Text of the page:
Large, stirring canvases by famous artists are always the crowd-grabbers, and the Stubbs and West paintings mentioned above perform that function in the second room, which is dedicated to collecting. In the Artist and Empire book, Brown mentions the debate about whether collecting was a "by-product of Empire" or "contributed to its making" (41). Probably it was both. At any rate, the result was the same, the swelling of domestic "cabinets of curiosities" into collections that needed houses and then dedicated museums to house them. The Horniman Museum comes to mind, though, in the book, it is only mentioned in connection with some Sierra Leonean exhibits at the very end of the section. Unfortunately, many of the smaller works here, including Swoboda's, do tend to be overshadowed by the large ones. Archival items do not come off very well in these contexts, especially single items. For example, there is just one painting by Marianne North, from the Herbarium, Art and Archives collections at Kew. It is of the entrance to the Cave of Karlee in Maharashtra, preferred to an earlier engraving by the prolific architectural historian of India, James Fergusson, for its greater animation (specifically, the figure of the man on the left, performing a ritual with red paint). It is a pity not to see Fergusson himself represented here, but good, on the other hand, to have a woman artist represented for a change, and also to have a spot of life in the rather dauntingly alien scene.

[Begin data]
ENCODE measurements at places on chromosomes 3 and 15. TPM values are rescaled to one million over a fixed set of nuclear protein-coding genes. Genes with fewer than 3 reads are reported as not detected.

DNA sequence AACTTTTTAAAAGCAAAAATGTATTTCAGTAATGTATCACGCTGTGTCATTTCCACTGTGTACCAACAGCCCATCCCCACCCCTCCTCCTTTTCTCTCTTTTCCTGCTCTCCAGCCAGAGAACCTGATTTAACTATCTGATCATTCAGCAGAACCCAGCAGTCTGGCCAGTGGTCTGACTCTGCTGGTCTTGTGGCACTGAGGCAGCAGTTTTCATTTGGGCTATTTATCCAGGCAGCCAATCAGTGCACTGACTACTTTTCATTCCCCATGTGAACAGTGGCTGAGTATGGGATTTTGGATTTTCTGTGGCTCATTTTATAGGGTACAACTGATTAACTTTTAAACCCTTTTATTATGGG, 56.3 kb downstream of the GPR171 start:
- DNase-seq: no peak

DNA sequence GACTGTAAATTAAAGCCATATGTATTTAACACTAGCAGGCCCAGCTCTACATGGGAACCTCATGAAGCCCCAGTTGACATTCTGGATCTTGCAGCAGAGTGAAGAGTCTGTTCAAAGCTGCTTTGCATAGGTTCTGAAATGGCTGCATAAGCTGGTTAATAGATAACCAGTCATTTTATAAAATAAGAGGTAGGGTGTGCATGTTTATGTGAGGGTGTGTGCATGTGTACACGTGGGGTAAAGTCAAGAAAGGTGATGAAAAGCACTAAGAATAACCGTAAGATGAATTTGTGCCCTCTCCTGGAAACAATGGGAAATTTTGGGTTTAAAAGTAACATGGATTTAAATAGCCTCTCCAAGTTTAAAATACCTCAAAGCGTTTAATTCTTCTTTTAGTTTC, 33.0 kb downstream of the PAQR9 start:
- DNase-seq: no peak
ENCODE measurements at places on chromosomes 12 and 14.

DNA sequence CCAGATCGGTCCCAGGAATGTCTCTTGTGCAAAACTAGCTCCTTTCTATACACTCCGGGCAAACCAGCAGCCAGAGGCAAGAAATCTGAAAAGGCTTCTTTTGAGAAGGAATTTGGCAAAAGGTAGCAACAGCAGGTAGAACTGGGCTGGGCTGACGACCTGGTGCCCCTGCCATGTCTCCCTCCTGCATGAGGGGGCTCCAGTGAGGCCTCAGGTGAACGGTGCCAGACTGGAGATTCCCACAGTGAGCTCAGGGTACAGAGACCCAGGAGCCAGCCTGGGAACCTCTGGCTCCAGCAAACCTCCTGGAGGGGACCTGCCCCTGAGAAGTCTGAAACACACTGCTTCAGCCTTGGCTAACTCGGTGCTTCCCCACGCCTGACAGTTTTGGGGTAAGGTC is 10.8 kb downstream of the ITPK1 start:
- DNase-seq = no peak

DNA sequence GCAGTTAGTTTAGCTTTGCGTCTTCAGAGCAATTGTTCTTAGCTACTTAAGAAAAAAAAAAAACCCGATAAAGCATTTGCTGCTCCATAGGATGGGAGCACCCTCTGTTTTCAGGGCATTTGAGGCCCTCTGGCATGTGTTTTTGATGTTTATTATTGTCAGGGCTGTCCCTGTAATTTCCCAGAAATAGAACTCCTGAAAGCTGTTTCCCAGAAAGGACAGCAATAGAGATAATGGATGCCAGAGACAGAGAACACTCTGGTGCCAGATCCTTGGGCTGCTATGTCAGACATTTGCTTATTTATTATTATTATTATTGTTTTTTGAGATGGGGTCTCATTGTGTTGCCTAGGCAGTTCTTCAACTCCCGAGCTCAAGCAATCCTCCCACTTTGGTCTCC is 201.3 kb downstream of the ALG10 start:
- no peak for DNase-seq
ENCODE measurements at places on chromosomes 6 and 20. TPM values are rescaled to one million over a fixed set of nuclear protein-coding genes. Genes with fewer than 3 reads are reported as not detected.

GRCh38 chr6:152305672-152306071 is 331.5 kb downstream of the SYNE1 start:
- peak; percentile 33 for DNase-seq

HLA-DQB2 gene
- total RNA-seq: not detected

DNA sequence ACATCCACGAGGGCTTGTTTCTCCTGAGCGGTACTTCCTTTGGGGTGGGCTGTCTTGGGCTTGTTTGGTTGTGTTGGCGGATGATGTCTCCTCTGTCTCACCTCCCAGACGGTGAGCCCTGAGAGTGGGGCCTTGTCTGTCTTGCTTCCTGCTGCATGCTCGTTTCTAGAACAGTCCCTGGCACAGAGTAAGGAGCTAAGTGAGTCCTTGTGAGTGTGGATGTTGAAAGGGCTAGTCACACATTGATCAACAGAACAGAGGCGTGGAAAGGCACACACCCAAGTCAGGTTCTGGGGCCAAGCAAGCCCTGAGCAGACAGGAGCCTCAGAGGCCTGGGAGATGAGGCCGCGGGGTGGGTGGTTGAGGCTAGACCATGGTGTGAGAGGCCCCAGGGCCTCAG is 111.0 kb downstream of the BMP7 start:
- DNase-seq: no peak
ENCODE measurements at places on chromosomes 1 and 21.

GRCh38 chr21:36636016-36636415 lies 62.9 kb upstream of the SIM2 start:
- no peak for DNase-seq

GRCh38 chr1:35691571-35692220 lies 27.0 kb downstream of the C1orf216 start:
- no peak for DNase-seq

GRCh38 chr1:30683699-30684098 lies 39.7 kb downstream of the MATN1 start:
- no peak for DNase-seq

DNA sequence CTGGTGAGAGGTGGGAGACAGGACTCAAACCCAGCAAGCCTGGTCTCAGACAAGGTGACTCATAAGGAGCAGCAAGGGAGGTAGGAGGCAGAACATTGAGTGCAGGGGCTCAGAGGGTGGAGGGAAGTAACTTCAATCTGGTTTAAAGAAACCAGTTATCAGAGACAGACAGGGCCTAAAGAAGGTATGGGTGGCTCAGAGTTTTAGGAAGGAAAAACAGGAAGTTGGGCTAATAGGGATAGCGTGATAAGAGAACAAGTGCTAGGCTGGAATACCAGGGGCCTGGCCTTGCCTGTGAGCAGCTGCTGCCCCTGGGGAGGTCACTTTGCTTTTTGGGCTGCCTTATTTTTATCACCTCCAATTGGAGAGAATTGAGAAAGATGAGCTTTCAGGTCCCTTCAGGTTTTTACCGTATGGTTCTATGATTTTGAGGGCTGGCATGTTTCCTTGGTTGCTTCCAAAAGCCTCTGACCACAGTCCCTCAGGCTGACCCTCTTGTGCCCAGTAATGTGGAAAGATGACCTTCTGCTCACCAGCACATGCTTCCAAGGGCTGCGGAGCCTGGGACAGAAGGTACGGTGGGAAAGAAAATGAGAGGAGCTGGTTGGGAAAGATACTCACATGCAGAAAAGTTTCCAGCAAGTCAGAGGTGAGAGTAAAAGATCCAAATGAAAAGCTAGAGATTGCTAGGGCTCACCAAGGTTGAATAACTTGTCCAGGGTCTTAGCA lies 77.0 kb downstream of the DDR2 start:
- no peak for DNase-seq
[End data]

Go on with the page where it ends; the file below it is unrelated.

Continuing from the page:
Similarly, it was disappointing to see (East India) Company painting sparsely represented; but at least this important instance of "cross-cultural assimilation" (65) does not pass unnoticed, and there are a couple of closely detailed architectural drawings by unnamed Indian artists, one in European perspective. Again, it is a matter of balance. Choosing pieces for this section must have been extraordinarily difficult: the range is from a pre-Victorian Maori gable ornament to a Victorian-era Haida tobacco pipe sporting a carving of a paddle-steamer. Photographs are also included, alongside other work in a variety of media, such as watercolour, ink and wash, sepia wash, and gouache. Getting the most out of such different exhibits requires more attention to wall labels than usual — and makes the book an absolute must for a full understanding.
"Imperial Heroics" and "Power Dressing"
Edward Armitage's Retribution, 1858 (credit: Leeds Museums and Galleries [Leeds Art Gallery]).